This report entitled "The Geology of the Massif Montgris" was composed by me and is based in my own work. Where the work of others has been used, it is fully acknowledged in the text and in captions to tables and illustrations.
This is a study of the Massif Montgris, it is based on evidence gathered in the field over 21 days of field work. To supplement this data I have looked at papers and works by previous visitors to the Montgris. The units within the area are from the Upper Cretaceous the Tertiary and the Quaternary. I aim to give an overall guide to the geology on a smaller scale than has previously been accomplished. This study is mainly aimed at correctly dating the units of limestone using micropalaeontological data. The micropalaeontological data has also given light into the palaeoenvironment/geography during deposition.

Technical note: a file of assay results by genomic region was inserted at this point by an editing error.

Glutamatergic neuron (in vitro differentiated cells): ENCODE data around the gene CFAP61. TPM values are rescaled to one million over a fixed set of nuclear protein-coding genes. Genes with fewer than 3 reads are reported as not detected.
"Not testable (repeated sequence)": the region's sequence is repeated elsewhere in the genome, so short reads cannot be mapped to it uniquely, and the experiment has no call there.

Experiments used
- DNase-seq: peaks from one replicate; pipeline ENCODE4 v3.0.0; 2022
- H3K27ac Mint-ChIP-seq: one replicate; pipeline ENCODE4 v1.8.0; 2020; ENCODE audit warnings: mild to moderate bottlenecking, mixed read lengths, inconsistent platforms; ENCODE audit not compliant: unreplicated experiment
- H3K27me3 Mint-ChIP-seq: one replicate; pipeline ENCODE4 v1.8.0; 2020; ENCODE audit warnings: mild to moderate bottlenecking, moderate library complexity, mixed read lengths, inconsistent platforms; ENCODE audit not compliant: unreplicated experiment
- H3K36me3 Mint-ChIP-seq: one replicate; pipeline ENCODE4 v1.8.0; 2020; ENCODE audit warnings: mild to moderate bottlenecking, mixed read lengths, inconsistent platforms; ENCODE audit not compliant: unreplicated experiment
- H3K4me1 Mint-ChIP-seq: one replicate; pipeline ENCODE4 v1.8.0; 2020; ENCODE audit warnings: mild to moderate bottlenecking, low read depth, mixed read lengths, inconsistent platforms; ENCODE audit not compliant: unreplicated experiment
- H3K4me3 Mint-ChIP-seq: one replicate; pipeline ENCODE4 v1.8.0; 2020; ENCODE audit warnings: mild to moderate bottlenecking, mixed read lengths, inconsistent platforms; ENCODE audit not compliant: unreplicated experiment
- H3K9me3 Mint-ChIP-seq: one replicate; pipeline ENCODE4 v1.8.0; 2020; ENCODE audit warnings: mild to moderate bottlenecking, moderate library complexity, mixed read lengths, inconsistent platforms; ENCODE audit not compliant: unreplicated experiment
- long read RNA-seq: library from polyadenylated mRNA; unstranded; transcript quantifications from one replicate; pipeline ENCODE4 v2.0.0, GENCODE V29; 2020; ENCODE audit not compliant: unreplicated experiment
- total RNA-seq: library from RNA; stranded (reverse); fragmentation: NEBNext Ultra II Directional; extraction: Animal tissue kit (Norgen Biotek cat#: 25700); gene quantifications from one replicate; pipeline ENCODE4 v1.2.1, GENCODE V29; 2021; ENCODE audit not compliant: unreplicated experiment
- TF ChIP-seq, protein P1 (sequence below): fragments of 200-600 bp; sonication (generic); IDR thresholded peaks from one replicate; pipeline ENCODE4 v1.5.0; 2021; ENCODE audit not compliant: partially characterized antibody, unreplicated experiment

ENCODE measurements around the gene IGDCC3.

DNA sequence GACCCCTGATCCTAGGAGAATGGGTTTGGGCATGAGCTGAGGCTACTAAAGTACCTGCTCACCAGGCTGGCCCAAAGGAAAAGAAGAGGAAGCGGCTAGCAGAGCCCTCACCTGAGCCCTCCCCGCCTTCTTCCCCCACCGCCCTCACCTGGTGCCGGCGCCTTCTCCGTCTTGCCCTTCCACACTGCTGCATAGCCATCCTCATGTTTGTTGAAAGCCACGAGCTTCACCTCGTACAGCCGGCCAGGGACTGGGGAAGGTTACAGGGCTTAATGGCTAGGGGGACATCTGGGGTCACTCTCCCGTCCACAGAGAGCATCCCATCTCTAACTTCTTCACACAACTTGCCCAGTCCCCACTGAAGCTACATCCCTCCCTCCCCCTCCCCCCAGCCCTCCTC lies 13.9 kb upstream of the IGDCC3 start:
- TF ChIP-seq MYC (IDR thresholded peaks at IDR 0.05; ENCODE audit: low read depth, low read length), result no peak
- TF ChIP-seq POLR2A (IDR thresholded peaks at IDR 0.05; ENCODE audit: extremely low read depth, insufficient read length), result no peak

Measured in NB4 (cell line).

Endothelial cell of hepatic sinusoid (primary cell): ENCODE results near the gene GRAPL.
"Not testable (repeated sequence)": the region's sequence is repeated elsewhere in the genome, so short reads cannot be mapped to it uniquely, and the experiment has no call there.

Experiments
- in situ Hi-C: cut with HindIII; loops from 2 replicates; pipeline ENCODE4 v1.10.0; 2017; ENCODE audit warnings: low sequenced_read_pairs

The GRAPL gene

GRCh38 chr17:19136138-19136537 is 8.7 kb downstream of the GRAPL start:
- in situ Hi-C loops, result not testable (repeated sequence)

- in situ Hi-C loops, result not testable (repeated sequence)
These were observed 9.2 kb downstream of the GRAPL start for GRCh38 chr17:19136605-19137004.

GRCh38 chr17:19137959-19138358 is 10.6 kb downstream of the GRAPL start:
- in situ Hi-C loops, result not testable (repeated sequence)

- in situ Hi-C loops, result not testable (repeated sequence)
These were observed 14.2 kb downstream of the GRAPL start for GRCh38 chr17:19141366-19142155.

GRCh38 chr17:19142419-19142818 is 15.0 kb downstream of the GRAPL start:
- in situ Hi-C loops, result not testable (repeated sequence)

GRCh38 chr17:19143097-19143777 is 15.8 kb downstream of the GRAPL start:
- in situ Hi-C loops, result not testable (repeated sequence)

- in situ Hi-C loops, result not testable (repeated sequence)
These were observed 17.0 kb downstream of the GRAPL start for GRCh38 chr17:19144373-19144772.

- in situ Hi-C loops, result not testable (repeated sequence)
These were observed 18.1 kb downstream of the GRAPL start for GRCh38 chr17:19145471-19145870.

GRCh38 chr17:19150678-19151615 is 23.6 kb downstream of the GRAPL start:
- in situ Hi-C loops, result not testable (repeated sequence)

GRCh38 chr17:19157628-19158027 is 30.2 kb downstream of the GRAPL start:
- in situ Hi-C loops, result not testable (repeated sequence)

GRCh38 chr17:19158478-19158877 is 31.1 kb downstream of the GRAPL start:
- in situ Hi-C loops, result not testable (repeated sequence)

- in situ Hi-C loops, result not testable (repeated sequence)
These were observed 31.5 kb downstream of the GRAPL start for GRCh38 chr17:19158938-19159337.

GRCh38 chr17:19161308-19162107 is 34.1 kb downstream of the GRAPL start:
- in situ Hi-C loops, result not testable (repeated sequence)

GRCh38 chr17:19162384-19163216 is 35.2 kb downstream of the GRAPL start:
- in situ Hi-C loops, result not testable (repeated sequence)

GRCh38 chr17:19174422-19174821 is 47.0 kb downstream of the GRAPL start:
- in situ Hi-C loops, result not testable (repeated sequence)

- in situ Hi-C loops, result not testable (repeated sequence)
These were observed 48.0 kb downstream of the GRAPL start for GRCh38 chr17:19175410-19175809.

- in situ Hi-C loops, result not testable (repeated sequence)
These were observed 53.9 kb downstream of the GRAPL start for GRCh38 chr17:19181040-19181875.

Between the 24th of June and the 24th of July 1995 Glen Burnham and I ventured to Catalunya. More precisely to Torroella de Montgris. Torroella is in the North East of Spain, just inland of the Mediterranean sea. This remarkable old town lies at the foot of the rather imposing Massif Montgris.
Locally known as "El Montgris" (literally the grey Mountain) the massif rises up over the town and dominates the skyline. Torroella sits on quaternary conglomerate deposits. These are easily eroded, hence the valley between Pals (10Km to the south) and Torroella is extremely flat. The valley is bisected by the river El Ter, which flows at a leisurely pace from the foothills of the Pyrenees. The river flows to the south of Torroella and winds it's way to its conclusion in the Playa de Pals (6Km east of Torroella).
El Montgris has been known to humans since prehistoric times. It has some large caves on its slopes that served as a shelter...